Total Hip Replacement Surgeon in Erie, PA
Joint conditions such as arthritis may cause damage to the cartilage and bones leading to chronic pain in the hip and/or disability. The condition can be treated by replacing the damaged parts with artificial components. Dr. German provides expert diagnosis and hip replacement surgery in Erie, PA.
Dr. German also provides highly specialized care during and after surgery.
Contact Dr. German’s office for an appointment today!
What is Total Hip Replacement?
Total hip replacement is a surgical procedure in which the damaged cartilage and bone are removed from the hip joint and replaced with artificial components. The main indication for total hip replacement is arthritis.
Arthritis is the inflammation of joints, which results in pain, swelling, stiffness and limited movement. Hip arthritis is a common cause of chronic hip pain and disability.
Symptoms of Arthritis
The most common symptom of hip arthritis is joint pain and stiffness, resulting in a limited range of motion. Vigorous activity can increase pain and stiffness, which may cause limping while walking.
Diagnosis of Arthritis
Diagnosis is made by evaluating your medical history, performing a physical examination and taking X-rays of the arthritic joint.
Total Hip Replacement Procedure
Surgery may be recommended if conservative treatment options such as anti-inflammatory medications and physical therapy do not relieve your symptoms.
The surgery is performed under general or spinal anesthesia. During the procedure, a surgical cut is made over the hip to expose the hip joint and the femur is dislocated from the acetabulum. The surface of the socket is prepared and the damaged or arthritic bone removed using a reamer. The acetabular component is inserted and secured into the socket. A liner made of plastic, ceramic or metal is placed inside the acetabular component.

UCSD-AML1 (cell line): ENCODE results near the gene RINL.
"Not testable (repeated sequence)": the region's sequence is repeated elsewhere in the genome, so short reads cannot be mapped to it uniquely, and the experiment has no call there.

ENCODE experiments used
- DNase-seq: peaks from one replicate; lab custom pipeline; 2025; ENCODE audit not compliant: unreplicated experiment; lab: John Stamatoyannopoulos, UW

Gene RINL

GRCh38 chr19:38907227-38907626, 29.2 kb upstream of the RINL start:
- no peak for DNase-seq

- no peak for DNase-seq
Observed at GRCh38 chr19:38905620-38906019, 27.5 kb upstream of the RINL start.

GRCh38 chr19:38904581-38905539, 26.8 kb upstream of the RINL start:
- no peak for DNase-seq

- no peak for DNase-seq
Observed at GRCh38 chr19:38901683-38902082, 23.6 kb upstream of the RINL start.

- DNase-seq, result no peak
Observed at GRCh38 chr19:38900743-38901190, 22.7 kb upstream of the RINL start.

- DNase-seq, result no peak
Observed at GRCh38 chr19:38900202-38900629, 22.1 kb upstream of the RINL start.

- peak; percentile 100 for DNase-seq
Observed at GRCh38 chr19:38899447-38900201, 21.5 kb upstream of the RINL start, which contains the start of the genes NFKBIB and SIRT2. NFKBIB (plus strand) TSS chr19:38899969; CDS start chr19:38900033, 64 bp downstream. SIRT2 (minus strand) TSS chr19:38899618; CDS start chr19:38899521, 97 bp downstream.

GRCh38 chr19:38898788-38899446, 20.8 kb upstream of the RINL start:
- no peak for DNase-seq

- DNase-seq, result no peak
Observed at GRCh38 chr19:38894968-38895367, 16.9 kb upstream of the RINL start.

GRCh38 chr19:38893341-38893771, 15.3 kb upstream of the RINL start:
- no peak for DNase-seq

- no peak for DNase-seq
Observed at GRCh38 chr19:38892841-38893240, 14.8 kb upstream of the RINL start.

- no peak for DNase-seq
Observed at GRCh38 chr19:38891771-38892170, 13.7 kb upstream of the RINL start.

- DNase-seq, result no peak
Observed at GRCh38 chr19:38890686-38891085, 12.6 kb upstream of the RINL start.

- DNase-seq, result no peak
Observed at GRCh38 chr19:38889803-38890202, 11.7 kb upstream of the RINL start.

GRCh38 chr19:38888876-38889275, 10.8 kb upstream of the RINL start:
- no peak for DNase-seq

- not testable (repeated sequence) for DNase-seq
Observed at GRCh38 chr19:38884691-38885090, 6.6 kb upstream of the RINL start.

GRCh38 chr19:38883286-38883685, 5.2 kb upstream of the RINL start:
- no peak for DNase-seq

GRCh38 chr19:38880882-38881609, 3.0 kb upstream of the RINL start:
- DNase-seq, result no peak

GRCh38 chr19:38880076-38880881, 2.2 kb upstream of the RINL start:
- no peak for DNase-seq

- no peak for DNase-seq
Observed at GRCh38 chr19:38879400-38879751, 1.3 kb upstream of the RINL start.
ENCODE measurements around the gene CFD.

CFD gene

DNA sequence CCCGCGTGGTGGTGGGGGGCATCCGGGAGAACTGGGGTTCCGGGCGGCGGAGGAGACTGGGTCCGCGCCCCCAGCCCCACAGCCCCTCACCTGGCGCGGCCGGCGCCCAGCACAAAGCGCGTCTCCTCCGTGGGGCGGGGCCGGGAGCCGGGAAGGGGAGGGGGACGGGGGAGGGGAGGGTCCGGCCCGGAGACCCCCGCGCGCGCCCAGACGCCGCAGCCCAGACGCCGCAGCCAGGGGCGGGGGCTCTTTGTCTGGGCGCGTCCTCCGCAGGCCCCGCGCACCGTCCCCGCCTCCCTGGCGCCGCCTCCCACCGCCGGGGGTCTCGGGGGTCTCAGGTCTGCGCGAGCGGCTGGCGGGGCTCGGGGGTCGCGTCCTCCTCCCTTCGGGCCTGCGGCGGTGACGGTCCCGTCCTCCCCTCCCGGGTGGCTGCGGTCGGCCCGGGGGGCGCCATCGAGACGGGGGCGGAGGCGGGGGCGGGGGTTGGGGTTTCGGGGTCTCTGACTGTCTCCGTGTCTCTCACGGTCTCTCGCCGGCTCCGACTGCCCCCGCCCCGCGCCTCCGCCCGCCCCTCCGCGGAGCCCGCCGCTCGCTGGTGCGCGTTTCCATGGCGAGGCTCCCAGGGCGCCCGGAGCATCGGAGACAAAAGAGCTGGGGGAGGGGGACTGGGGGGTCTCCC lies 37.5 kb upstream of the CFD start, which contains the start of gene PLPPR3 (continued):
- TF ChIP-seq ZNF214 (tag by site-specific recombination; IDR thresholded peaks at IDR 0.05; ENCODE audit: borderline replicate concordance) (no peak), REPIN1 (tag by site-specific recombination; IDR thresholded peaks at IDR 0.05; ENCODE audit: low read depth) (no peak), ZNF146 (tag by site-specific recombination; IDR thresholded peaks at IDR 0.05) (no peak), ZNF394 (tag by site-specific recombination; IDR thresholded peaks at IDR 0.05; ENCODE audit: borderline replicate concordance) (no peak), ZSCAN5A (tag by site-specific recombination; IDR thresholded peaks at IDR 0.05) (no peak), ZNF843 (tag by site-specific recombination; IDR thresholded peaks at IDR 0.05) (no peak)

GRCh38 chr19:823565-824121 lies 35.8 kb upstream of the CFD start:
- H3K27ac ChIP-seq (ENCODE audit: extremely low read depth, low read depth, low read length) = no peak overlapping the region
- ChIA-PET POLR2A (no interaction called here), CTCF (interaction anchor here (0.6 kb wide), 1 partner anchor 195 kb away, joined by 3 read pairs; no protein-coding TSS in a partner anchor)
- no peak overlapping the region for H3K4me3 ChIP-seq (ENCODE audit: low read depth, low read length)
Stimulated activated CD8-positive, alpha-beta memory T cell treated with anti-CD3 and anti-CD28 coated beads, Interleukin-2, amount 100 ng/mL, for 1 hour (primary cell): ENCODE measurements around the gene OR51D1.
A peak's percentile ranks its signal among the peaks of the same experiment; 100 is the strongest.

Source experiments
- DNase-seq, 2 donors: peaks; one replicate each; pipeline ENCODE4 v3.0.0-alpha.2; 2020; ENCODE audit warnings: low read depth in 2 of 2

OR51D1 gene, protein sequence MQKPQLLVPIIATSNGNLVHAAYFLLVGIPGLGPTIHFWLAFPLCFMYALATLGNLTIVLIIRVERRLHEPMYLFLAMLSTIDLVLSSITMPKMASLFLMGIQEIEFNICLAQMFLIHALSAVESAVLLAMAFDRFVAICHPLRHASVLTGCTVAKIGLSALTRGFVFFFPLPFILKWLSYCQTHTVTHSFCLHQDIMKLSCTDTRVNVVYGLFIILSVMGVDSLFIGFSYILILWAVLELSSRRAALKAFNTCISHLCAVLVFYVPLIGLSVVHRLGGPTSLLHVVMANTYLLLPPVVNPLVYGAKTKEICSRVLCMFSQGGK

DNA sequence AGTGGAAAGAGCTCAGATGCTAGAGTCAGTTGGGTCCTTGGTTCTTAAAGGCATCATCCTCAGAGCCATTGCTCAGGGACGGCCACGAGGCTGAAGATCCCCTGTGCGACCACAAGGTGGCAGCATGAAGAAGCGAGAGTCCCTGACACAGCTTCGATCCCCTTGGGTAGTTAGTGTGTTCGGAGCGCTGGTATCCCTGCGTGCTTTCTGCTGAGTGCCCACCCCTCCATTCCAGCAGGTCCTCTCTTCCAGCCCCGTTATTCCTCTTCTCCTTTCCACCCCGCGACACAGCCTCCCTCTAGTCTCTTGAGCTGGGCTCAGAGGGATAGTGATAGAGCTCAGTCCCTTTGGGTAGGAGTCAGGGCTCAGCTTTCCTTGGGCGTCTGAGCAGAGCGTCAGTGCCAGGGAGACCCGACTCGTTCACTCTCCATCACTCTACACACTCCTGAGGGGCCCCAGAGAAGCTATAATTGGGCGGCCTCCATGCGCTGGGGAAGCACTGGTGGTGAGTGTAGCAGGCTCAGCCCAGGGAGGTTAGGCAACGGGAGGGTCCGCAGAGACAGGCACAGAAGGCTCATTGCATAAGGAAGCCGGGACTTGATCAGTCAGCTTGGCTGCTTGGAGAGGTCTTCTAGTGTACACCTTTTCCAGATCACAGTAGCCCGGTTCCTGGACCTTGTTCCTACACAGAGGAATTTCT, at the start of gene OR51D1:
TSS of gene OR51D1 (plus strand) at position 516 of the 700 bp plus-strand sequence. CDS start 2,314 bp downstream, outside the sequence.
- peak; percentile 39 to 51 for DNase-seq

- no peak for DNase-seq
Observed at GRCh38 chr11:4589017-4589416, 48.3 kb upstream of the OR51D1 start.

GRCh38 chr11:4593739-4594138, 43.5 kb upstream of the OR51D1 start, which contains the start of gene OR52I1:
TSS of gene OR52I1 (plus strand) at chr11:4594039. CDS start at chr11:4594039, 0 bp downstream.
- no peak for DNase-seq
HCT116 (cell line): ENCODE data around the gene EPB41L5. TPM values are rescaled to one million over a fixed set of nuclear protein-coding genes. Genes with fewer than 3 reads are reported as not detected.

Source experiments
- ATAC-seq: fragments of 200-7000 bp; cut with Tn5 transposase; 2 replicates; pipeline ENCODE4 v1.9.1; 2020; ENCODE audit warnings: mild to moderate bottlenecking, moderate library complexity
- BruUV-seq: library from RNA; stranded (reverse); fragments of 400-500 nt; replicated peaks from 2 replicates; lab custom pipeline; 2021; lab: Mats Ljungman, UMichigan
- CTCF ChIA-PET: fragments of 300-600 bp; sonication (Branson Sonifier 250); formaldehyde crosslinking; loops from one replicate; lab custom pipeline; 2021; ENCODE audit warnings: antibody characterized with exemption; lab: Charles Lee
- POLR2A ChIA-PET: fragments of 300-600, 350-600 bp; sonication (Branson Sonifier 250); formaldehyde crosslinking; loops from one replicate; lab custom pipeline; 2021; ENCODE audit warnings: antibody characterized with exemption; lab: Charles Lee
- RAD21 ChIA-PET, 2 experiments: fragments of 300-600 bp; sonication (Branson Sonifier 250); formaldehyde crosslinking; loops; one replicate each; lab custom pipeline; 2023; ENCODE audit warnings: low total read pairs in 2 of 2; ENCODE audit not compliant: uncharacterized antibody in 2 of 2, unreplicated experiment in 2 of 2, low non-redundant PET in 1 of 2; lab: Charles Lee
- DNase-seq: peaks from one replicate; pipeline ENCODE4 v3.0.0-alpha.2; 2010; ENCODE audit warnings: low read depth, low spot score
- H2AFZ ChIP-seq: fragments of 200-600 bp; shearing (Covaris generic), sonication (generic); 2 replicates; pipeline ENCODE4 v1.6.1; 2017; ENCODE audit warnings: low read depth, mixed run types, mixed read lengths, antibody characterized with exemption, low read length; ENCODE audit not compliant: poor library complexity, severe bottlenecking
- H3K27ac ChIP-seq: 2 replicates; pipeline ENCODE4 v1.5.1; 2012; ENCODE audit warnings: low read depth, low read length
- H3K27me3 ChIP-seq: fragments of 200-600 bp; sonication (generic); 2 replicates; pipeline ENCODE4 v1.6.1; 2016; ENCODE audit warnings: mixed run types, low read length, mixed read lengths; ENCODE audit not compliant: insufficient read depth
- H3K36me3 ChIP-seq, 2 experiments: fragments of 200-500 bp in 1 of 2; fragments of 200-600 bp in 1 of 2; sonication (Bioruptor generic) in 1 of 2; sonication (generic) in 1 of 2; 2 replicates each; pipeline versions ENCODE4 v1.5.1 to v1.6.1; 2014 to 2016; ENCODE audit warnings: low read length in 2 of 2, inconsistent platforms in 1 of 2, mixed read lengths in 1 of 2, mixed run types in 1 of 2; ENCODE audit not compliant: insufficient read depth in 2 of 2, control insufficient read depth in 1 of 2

The femur or thighbone is then prepared by removing the arthritic bone using special instruments to exactly fit the new metal femoral component. The femoral component is then inserted to the femur either by a press fit or using bone cement. Then the femoral head component made of metal or ceramic is placed on the femoral stem. The muscles and tendons around the new joint are repaired and the incision is closed.
Postoperative Care following Total Hip Replacement
After total hip replacement most patients can go home in one or two days. Select patients who are healthy and motivated may possibly go home the same day. Patients may put full weight on the operated leg using a walker at first with quick transition to a cane. Patients discontinue the cane based on their individual progress. Depending on the approach used for the procedure, there may be some postoperative precautions such as decreased bending, squatting or crossing legs for several weeks. Anterior approach patients generally have very few postoperative precautions.
Risks and Complications of Total Hip Replacement
As with any major surgical procedure, there are certain potential risks and complications involved with total hip replacement surgery. The possible complications after total hip replacement may include:
- Fracture of the femur or pelvis
- Injury to nerves or blood vessels
- Formation of blood clots in the leg veins
- Leg length inequality
- Wearing out of the hip prosthesis
- Failure to relieve pain
- Scar formation
Other Hip Procedures
- Total Hip Replacement
- Direct Anterior Hip Replacement
- Minimally Invasive Surgery
- Mako Robotic Arm Assisted Hip Replacement
- Hip Fracture Surgery
- Total Hip Revision Surgery
- Outpatient Hip Replacement
- Computer-assisted Hip Replacement
- Robotic Total Hip Replacement
- Robotic Assisted Hip Surgery
- Hip Hemiarthroplasty
- Hip Trauma Reconstruction
- Activities After Hip Replacement
- Physical Therapy for Hip